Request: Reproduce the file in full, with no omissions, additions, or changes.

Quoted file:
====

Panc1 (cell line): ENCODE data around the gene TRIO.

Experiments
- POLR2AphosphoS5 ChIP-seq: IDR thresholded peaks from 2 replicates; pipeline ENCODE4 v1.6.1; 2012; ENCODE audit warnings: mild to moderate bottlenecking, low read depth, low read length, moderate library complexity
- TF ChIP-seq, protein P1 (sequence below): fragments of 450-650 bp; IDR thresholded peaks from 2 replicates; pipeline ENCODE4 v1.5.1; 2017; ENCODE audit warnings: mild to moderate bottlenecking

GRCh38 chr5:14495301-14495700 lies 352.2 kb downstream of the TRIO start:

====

Panc1 (cell line): ENCODE data around the gene TRIO.

Experiments
- POLR2AphosphoS5 ChIP-seq: IDR thresholded peaks from 2 replicates; pipeline ENCODE4 v1.6.1; 2012; ENCODE audit warnings: mild to moderate bottlenecking, low read depth, low read length, moderate library complexity
- TF ChIP-seq, protein P1 (sequence below): fragments of 450-650 bp; IDR thresholded peaks from 2 replicates; pipeline ENCODE4 v1.5.1; 2017; ENCODE audit warnings: mild to moderate bottlenecking

GRCh38 chr5:14495301-14495700 lies 352.2 kb downstream of the TRIO start: